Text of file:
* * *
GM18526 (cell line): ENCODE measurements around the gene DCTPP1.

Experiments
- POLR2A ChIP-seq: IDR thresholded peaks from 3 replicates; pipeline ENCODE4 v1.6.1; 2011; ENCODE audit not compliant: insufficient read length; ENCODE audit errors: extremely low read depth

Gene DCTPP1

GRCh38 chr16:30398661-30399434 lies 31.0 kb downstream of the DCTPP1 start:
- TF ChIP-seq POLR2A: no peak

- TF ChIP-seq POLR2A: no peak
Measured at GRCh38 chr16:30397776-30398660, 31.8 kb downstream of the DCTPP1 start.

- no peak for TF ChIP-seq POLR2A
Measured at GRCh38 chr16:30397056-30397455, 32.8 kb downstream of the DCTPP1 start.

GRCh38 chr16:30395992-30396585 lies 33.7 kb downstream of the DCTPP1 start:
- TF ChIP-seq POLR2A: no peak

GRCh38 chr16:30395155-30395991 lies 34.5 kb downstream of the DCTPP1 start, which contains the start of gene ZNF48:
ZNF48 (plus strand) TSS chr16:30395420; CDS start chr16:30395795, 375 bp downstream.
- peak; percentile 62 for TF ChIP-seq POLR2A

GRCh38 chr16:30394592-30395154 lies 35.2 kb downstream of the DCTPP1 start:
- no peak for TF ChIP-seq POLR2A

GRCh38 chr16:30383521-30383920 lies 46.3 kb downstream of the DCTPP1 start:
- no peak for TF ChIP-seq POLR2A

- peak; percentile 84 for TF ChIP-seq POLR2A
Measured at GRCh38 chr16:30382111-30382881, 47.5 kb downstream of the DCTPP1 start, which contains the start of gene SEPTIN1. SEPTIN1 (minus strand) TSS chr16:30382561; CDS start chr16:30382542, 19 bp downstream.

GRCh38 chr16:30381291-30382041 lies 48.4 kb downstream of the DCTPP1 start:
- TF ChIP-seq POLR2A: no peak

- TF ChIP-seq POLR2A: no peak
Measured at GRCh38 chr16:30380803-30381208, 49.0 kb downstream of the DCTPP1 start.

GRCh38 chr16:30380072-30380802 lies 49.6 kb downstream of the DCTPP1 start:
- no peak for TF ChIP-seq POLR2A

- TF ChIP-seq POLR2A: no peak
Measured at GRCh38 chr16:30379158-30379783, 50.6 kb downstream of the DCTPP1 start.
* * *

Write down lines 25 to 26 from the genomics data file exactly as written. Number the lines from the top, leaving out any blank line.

Measured at GRCh38 chr16:30380803-30381208, 49.0 kb downstream of the DCTPP1 start.

GRCh38 chr16:30380072-30380802 lies 49.6 kb downstream of the DCTPP1 start: